The critical role that documentation plays in a successful M&A transaction cannot be overemphasized. Indeed, if you want to have a “clean” transaction, one where you, the seller, is protected, documentation that dots the Is and crosses the Ts is critical.
One of the most important documents that many novice business sellers have no experience with is the Letter of Intent (LOI). So, what exactly is the LOI?
“The LOI is an important step because it lays out the basics of the final deal: the purchase price and terms, closing date, length of exclusivity, approvals, and much, much more. However, the LOI isn’t necessarily the final deal. Rather, it’s the framework or roadmap for that final deal. Based on what each side discovers during due diligence, and/or whether the profits of the company decline, the deal may change.”
Essentially the Letter of Intent is a framework for the deal, but what it does most importantly is commit both parties to move forward with the deal exclusively.
As such, the LOI provides the seller with the confidence that the proposed buyer is serious, and likewise the buyer gains the knowledge that the seller is committed to working on closing the deal (assuming all the following steps in the transaction pan out).
It is an important document in the process of selling a business, one that you, as a seller, should require of any and all serious buyers.
Therefore, getting the Letter of Intent right is vital. But to the novice, what is important in the LOI? Here are some general guidelines.
First, although they’re similar in many ways, an LOI is different from an indication of interest (IOI). Both documents are part of the process of buying or selling a company; however, the LOI lays out more specific terms. So, don’t confuse the two.
An IOI is like asking for a date, while an LOI is a marriage proposal. Although some sophisticated buyers often include significant details in their IOI, it is still incumbent upon the seller to get a formal LOI from the buyer.
Secondly, exclusivity is a key consideration. An LOI usually includes a lock-up period where the seller is out of the market — that is, unable to speak with other buyers about doing a deal. Sellers should grant exclusivity very carefully and should do everything possible to limit the amount of time they’re prevented from speaking to other buyers.
This is a key issue to consider when selling a business. Your lockout period means that you will be unable to market your business to anyone else. This can be detrimental given that even a 90-120 day lockout means that any other interested parties will most likely move onto other opportunities during this time frame.
In addition, once it becomes known that the seller has entered into a Letter of Intent (even if the terms are confidential), if the transaction does not close, the perception may arise that the buyer found something wrong and walked away.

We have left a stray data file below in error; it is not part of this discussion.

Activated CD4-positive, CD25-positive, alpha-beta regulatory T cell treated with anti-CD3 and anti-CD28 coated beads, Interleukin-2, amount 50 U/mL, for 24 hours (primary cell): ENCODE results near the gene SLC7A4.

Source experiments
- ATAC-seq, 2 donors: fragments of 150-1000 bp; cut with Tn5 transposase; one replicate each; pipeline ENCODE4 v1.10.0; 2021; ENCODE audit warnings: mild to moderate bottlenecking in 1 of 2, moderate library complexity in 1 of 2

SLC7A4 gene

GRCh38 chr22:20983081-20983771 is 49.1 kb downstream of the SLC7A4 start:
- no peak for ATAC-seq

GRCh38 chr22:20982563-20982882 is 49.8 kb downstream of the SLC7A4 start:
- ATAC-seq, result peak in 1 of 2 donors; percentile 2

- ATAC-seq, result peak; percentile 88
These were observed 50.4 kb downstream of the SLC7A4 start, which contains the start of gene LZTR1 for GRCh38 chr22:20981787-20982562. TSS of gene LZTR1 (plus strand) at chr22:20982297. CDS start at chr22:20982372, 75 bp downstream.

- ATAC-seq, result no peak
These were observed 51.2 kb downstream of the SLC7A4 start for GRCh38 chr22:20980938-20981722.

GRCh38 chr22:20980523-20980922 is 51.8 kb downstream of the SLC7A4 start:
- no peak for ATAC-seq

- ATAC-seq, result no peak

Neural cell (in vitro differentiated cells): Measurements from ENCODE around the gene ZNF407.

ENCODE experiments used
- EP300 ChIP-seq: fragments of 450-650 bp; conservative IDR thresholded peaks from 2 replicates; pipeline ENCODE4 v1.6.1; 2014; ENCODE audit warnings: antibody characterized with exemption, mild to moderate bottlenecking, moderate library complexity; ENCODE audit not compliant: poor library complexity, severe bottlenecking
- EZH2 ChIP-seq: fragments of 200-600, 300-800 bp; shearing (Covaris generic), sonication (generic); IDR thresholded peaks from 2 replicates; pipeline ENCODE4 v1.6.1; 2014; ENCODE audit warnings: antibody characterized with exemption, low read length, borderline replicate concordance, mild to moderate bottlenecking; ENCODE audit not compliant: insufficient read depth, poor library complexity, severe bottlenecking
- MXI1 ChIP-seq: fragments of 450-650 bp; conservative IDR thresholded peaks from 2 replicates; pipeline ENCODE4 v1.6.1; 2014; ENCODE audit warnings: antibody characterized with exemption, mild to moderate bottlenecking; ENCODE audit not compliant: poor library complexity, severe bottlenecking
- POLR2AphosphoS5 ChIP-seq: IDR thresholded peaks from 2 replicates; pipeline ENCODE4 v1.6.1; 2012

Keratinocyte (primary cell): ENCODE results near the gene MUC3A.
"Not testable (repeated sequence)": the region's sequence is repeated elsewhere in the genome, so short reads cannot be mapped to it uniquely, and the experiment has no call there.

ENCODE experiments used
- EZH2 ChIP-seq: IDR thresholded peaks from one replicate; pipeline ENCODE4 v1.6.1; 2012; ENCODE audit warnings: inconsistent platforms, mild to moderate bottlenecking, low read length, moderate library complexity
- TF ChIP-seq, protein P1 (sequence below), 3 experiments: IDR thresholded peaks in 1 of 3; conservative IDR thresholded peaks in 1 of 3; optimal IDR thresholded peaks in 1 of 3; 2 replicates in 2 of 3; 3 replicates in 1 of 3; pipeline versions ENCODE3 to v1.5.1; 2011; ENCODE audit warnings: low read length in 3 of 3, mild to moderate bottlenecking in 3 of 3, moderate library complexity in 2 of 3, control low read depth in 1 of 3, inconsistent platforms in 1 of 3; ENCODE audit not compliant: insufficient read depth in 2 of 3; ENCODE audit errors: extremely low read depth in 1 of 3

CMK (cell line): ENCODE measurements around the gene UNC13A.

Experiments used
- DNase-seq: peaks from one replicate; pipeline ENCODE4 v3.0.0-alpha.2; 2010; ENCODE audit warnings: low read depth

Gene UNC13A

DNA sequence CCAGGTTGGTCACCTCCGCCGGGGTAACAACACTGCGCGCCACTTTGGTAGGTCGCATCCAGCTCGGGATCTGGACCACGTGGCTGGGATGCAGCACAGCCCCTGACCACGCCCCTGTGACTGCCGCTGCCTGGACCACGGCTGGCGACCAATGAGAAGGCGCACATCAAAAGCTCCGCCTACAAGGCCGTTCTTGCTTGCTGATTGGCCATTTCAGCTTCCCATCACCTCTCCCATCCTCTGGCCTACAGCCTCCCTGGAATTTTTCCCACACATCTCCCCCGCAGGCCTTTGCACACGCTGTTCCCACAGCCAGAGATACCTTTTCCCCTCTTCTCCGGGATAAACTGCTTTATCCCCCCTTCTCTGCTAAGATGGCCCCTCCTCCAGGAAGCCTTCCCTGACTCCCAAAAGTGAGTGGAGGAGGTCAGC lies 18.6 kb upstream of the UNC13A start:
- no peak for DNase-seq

True or not, such perceptions can have an adverse impact on the ability of the seller to find a replacement buyer at the same price. So, be sure that your buyer is truly interested before countersigning any LOI.
This points out what we have said several times in these postings: Hire an M&A advisor to guide you through the complicated process that any exit can (and will) be.
Most likely you will only exit one business in your professional career. Learning “on the job” regarding how to effectively do this can have a huge negative impact on you, your family, and your financial legacy.
Most buyers that you want to be in negotiations with are what we call “professional buyers,” the kind that make several acquisitions annually and are very experienced and knowledgeable about how to buy companies to their benefit (ROI), not yours.
Before you sign a proposed Letter of Intent, have your M&A advisor and M&A attorney review it closely so that it is detailed enough to protect you and your interests. Since most LOIs are drafted by the buyer, this is critical.
This is how our friends at Smith, Gambrell, & Russell LLC put it in a recent article:
“For a seller, the letter of intent often provides the point of maximum negotiating leverage to insert a few phrases or sentences that can make a material difference in the overall transaction. Experienced professional advisers have a highly useful role to perform, and a wise seller will take full advantage of this important opportunity to maximize its strategic transaction position and thereby put more dollars in its pocket.”
As you approach your exit and consider all the documents you will need to create/approve/sign, be sure that any LOI you sign is crafted with protections for you as the seller. Since you will be effectively taking your company off the market for a period time, given the risks and ramifications, be sure the LOI you countersign has safeguards protecting you.
Bottom-line: The M&A process is extremely complex. The LOI is just one example of something you need to know about how to exit your company for maximum profit.
The good news is that we offer a way to learn more. Our complimentary exit planning conferences are led by seasoned, experienced M&A professionals, many of whom have successfully sold multiple companies during their careers. I would advise any business owner who is contemplating an exit in the next 1-5 years to attend one of our conferences to learn how to prepare for the complexities associated with your eventual exit.
Interested in learning more? Use the following links to discover how you can use our services to prepare you for what you need to know about a successful exit (and the documentation critical to this process):
By Carl Doerksen, Director of Corporate Development at Generational Equity.
© 2019 Generational Equity, LLC. All Rights Reserved.
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